There are several steps of the Meaningful Use mandate that are interrelated. Computerized Physician’s Order Entry (CPOE) pharmaceutical orders top the mandated list. Many of the mandates naturally support each other, so it is better to look at them as a group. The support system that makes CPOE a real technology leap is the clinical decision support (CDS) system, which is also mandated in the top 15 core measures. Included in the support structures for CPOE are drug-to-drug and drug allergy interaction checks, computerized and updated patient problem lists, patient active medication lists and patient active medication allergy lists.
CPOE is an application that enables providers to enter medical orders into a computer system for inpatient or outpatient records. CPOE replaces the traditional methods of placing medication orders, including written (paper prescriptions), verbal (in person or via telephone), and fax. Most CPOE systems allow providers to electronically specify medication orders as well as laboratory, admission, radiology, referral, and procedure orders. The value of this application can be recognized immediately. Written paper prescriptions are often illegible, and must be incorporated into the medical record, verbal and phone orders must be transcribed into the record, and faxed orders must also make into the medical record. But the value is enhanced 10 fold if a CDS system is added as well.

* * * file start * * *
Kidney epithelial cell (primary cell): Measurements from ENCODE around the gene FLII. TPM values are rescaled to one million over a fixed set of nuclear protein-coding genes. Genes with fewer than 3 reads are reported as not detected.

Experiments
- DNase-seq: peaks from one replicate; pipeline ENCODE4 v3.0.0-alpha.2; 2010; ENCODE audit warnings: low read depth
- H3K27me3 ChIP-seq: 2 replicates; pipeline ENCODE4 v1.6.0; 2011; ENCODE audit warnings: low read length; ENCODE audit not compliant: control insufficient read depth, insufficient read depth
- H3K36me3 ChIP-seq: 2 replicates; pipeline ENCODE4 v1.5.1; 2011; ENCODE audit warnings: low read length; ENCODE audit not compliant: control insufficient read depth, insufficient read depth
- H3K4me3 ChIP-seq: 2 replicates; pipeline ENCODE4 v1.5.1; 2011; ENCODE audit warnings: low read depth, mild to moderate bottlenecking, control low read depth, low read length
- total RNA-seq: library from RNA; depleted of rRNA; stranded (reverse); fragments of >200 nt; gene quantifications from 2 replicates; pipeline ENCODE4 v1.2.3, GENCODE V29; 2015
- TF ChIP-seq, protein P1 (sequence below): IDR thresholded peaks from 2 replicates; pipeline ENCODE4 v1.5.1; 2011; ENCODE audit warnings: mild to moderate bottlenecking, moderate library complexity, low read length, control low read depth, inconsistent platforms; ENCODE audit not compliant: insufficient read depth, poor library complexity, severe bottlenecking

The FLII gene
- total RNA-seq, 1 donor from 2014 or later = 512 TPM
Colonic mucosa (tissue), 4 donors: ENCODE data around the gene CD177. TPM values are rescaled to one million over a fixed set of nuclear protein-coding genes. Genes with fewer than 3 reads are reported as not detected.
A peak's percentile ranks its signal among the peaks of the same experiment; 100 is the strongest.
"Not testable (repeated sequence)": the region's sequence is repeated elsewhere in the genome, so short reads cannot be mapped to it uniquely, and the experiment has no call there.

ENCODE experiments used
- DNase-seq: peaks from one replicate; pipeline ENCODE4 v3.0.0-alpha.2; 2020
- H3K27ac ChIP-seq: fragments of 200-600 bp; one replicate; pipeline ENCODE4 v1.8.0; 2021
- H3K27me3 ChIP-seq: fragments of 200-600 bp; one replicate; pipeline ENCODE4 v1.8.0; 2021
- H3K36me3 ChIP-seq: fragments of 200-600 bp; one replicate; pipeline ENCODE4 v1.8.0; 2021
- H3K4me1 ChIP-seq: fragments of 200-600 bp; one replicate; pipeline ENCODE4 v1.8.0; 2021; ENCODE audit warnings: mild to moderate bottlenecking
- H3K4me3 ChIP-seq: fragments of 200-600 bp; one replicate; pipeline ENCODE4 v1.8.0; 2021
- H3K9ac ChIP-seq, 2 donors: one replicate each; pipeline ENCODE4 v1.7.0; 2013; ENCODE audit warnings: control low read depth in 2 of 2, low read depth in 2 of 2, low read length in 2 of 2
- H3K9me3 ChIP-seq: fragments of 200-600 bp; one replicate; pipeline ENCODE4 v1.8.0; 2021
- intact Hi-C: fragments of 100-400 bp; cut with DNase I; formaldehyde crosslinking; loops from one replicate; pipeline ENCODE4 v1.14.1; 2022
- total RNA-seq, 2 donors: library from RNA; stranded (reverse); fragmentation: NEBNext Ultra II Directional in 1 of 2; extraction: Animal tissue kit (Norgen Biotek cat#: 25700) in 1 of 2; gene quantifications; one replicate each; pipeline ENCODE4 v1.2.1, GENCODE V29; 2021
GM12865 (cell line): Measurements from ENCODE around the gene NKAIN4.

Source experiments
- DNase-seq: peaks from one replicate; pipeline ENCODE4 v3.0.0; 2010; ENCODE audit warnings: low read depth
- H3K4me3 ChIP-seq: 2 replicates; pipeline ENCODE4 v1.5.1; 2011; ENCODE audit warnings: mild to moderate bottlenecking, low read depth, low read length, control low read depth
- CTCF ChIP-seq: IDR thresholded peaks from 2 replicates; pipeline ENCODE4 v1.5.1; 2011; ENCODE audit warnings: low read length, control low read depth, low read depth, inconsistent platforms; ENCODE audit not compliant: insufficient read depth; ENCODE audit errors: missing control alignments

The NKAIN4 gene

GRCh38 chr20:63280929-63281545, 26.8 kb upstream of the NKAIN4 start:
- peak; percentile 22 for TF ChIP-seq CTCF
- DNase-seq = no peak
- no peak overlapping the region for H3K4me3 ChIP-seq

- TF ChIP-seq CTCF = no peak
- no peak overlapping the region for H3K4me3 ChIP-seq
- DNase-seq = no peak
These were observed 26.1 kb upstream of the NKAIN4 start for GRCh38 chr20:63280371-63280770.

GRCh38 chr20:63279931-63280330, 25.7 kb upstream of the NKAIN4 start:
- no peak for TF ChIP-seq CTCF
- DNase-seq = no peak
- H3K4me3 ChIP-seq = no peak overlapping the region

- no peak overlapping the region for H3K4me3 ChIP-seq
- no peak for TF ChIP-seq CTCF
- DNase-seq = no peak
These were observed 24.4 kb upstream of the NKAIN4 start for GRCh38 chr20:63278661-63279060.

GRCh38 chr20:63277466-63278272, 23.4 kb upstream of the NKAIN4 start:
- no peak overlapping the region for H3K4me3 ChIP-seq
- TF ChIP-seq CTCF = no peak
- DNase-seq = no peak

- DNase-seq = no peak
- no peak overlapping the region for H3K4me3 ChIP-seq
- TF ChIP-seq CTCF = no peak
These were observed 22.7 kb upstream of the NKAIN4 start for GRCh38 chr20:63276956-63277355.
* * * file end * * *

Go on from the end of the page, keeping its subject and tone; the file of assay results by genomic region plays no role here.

CDS is technology that provides clinicians with instantaneous feed-back on clinical, diagnostic and treatment related data that can look for a variety of possible errors. Some examples include drug interactions, patient allergies to medication, medication contraindications, and renal and weight based dosing. This addition can potentially encompass 6 of the required core measures.
If we then take the new CPOE system one step further and include ICD-10-CM nomenclature, the hospital would begin to see a real change in data management. ICD-10-CM is a leap into the present in relation to disease specificity and granularity. The use of ICD-10 nomenclature will support the CDS technology in that diagnoses are much more descriptive of the depth and severity of the disease, and they will better support medical necessity and the use of other clinical support systems such as SNOMED-CT. ICD-10 also makes a concerted effort to standardize clinical language, which will aid the mission of an EHR and allow concise documentation of a patient’s medical history and all clinical encounters for utilization by all future healthcare providers on behalf of the patient. ICD-10-CM is a natural part of healthcare progression into value-based purchasing and the future of health delivery.
About the Author
Sandra Draper, RHIT, CCS, is director, education development, with Precyse. She is a certified ICD-10 CM/PCS trainer with more than 27 years experience in HIM and coding and has held the position of VP of HIM, conducted HIM department assessments, and is a published author and speaker.